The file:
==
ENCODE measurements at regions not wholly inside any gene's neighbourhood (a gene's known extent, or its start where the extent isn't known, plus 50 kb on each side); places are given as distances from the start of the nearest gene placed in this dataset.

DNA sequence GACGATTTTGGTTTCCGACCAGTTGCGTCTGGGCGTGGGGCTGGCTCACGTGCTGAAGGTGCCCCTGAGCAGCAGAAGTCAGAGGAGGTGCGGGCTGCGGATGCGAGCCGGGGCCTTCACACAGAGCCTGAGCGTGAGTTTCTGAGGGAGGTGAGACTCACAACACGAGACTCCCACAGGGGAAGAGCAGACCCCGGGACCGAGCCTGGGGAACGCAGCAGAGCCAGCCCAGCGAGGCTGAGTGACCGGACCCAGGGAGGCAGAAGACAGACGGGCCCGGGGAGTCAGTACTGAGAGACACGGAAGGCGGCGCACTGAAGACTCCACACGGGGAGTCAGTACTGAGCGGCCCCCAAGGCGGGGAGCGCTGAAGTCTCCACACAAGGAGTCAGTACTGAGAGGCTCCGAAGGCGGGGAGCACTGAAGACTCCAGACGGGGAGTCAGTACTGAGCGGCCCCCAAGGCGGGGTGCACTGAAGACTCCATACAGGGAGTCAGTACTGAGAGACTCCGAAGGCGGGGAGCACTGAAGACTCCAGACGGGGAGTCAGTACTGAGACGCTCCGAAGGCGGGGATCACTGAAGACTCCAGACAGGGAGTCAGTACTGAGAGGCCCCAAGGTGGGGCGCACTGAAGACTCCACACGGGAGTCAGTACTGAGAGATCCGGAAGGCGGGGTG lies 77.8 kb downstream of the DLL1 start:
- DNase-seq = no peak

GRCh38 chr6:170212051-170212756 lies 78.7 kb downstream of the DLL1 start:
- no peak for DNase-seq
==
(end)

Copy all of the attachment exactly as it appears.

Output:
ENCODE measurements at regions not wholly inside any gene's neighbourhood (a gene's known extent, or its start where the extent isn't known, plus 50 kb on each side); places are given as distances from the start of the nearest gene placed in this dataset.

DNA sequence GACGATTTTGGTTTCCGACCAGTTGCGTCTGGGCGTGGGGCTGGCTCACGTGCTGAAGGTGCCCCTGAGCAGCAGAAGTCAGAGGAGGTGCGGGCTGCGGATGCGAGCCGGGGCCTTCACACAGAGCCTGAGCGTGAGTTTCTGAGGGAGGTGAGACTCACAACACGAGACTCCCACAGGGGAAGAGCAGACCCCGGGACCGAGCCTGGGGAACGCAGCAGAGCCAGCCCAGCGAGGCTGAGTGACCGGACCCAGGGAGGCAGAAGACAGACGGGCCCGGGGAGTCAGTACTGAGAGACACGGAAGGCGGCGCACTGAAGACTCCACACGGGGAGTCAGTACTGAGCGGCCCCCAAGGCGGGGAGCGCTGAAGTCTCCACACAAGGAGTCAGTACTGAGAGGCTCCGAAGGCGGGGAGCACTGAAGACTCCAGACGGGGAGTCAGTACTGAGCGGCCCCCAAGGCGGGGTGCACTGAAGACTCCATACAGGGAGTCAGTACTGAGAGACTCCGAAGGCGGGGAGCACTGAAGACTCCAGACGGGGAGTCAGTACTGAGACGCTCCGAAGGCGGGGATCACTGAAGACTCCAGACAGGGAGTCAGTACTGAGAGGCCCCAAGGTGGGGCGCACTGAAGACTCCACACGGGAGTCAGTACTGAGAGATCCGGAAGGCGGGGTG lies 77.8 kb downstream of the DLL1 start:
- DNase-seq = no peak

GRCh38 chr6:170212051-170212756 lies 78.7 kb downstream of the DLL1 start:
- no peak for DNase-seq